A Tragedy Brings Light to Many

Reported By: Gabriella Stalter

On April 20,1999 the nation was struck by what would go down into history as an infamous tragedy. In Littleton, Colorado, two teens, by the names of Dylan Klebold and Eric Harris, opened fire on Columbine High School.  

It as approximately 11:19 a.m. on April 20th, when Klebold and Harris began shooting their fellow students outside of the school. The to teens were dresses in trench coats to conceal their weapons. By 11:35 a.m., Klebold and Harris had killed 12 students, one teacher, and they had wounded more than 20 other people, with most of their victims in the school library.  Finally, at 12 p.m., the two teens had turned their guns on themselves and committed suicide within the walls of the school.

Harris and Klebold were carrying two 9mm firearms and two 12 gauge shotguns. Harris additionally had a Hi-Point 995 Carbine, that carried thirteen 10-round magazines and a Savage-Springfield 67H pump-action shotgun. Klebold used a 9x19mm Intratec TEC-9 semi-automatic handgun with one 52-, one 32-, and one 28-round magazine and a Stevens 311D double barreled shotgun. In addition to firearms, the two teens had wired explosives and planted them around their high school, in attempt to destroy the school and murder more people. The two teens suffered from bullying and depression, however Erin Harris also was diagnosed with psychopathy and sadism. Dylan Klebold and Eric Harris did not see any other way out of their hellish existence, except to open fire on those who made it that way.

According to the FBI, a mass shooting is a shooting that kills four or more people, excluding the shooter or shooters. With this definition, the history of mass school shootings in the United States aone dates all the way back to 1764, when three men entered a schoolhouse near present-day Greencastle, Pennsylvania, and killed 10 students. Even though this Columbine shooting was very tragic, and is the reason for many schools across America enacting a zero tolerance rule regarding disruptive behavior and threats of violence from students, it was not the deadliest or the last. For example, in 2007, a massacre at Virginia Tech left 17 people wounded and 33 people dead.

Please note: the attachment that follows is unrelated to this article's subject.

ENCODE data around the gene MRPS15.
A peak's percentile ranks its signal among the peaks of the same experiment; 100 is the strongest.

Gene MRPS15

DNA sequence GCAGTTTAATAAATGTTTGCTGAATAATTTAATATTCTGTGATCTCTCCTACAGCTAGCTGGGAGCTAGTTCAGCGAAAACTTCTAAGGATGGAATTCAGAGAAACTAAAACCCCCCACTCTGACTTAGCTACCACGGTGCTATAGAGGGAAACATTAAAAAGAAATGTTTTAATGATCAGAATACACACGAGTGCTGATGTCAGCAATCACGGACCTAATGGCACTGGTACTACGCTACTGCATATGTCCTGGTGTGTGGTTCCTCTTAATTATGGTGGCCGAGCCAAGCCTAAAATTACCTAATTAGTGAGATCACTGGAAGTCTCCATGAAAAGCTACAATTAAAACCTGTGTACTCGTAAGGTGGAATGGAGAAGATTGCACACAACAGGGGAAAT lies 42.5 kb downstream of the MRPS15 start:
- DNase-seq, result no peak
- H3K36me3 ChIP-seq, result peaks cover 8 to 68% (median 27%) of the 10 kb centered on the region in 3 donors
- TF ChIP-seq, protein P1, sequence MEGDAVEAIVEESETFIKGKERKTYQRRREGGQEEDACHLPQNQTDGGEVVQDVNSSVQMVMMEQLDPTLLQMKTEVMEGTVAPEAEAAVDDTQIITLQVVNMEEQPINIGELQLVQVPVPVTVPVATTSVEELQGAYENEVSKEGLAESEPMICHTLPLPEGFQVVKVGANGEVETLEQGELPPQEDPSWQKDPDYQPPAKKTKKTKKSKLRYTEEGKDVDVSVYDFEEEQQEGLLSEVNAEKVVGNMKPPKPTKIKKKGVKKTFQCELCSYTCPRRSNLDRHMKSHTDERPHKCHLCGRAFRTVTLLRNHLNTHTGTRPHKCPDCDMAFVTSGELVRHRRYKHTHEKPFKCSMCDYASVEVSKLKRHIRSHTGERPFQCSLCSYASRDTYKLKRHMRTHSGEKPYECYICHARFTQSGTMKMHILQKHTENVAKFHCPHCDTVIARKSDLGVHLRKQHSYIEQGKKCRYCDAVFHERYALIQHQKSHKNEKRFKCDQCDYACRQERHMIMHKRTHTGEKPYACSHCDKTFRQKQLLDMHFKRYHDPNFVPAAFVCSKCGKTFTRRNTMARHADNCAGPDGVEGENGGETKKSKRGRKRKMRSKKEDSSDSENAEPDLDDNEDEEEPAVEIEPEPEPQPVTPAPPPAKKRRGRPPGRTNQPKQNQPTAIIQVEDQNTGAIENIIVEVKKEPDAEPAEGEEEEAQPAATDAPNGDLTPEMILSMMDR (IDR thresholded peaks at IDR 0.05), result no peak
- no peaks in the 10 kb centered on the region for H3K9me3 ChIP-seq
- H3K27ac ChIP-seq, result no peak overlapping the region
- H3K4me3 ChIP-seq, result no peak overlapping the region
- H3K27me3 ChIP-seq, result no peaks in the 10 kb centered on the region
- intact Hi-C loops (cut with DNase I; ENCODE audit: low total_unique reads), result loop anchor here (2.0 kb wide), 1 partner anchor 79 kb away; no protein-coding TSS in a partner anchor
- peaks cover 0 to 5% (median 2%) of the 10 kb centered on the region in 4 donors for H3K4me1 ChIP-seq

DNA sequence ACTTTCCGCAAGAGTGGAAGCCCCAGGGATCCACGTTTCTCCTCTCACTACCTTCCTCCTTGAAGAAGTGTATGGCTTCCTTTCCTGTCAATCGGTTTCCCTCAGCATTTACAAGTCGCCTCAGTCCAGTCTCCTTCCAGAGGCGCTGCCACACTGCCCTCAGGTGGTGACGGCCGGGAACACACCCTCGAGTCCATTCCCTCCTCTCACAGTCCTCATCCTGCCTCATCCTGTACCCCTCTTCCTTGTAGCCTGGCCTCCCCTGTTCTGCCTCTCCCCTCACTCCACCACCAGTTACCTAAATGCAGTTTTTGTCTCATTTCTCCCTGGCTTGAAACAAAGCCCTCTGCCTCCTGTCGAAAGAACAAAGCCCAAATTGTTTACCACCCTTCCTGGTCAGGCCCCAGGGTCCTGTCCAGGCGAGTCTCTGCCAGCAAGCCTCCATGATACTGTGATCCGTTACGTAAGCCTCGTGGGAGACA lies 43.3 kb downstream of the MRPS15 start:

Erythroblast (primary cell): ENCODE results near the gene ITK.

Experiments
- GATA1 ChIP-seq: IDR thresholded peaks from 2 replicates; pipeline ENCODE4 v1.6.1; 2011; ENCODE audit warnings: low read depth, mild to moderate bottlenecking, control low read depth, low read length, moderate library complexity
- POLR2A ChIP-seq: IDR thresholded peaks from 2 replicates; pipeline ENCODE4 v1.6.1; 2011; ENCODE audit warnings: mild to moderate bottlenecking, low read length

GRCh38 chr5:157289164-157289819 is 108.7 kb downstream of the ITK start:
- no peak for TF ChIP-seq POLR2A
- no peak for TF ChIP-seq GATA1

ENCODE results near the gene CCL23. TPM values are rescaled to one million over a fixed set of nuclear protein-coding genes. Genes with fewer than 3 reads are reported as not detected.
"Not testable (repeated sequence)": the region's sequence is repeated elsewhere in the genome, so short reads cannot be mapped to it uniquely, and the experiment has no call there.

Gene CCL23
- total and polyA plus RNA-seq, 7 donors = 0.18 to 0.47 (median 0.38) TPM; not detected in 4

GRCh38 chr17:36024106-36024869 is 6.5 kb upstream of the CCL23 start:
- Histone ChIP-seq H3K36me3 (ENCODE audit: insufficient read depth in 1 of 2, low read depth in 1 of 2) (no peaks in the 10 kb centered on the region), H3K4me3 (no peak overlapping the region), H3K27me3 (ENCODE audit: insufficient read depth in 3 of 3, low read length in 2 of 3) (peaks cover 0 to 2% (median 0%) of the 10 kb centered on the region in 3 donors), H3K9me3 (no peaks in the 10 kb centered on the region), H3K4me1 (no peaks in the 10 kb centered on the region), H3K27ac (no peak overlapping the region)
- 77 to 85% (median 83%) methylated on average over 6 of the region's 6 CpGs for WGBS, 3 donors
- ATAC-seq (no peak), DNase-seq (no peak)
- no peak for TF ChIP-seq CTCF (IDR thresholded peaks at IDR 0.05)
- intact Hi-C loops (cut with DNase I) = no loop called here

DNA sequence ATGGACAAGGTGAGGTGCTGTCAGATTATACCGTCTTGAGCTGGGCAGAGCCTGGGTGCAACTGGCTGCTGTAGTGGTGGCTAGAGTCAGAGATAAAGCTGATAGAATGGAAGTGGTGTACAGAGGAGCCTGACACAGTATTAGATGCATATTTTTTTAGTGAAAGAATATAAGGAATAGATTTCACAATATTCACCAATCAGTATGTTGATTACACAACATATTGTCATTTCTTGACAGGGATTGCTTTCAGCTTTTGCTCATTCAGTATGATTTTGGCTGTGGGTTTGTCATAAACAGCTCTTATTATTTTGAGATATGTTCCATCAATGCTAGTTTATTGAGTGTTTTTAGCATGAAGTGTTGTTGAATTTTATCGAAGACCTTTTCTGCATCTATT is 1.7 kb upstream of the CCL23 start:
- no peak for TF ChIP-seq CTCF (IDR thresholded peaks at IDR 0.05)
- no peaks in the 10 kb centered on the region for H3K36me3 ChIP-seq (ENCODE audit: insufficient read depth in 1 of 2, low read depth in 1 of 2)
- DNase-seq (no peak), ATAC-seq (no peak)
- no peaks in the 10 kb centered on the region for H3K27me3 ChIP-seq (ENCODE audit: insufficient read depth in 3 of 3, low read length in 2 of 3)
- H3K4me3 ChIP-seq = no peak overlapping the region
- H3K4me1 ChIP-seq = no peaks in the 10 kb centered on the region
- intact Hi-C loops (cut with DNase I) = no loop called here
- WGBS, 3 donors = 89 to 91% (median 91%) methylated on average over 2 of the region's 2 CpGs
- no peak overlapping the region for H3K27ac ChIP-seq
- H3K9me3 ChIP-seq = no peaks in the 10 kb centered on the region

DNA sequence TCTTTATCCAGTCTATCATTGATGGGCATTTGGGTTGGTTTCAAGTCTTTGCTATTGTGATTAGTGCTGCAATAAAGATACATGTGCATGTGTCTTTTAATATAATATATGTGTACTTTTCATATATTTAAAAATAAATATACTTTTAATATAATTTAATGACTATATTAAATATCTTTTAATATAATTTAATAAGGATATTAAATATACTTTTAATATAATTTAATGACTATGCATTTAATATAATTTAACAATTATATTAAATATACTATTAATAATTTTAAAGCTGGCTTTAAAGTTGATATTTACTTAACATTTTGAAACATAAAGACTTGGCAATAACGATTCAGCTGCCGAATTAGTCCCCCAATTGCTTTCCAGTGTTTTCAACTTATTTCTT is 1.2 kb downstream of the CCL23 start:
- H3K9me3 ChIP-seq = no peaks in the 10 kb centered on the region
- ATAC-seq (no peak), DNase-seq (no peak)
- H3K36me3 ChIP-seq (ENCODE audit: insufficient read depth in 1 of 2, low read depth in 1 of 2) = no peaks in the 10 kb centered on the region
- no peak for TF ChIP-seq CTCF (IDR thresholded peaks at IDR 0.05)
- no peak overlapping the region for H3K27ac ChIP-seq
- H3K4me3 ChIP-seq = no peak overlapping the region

Although Dylan Klebold and Eric Harris died at approximately 12 p.m., this was not the end for the school. The school did not reopen until fall of 1999, and many were still scared from the tragedy that had occured in their very halls. In addition, now, Frank DeAngelis, Retired Principal of the Columbine High School, is a national-level speaker who addresses numerous professional and school audiences on the topic of recovery after a school-based tragedy. He also is serving as a consultant for safety and emergency management. Retired Principal DeAngelis has received multiple awards for his teaching, leadership and coaching skills, along with assisting in the recovery of school communities such as: Platte Canyon, Chardon, Virginia Tech, and Sandy Hook. Retired Principal DeAngelis was even in the Corning Painted Post High School on Wednesday, February 28th at 6:30 p.m. During this presentation, Mr. DeAngelis told his story of the Columbine Shooting. He also revealed the leadership lessons he had learned in the focus of an international firestorm, providing invaluable insight into managing the after crisis with students, staff, and the community.

The school shooting tragedies are not yet behind us, however Frank DeAngelis believes, that “our lives are not determined by what happens to us, but how we react to what happens; not by what life brings to us, but by the attitude we bring to life. A positive attitude causes a chain reaction of positive thoughts, events, and outcomes. It is a catalyst…a spark that creates extraordinary results”.

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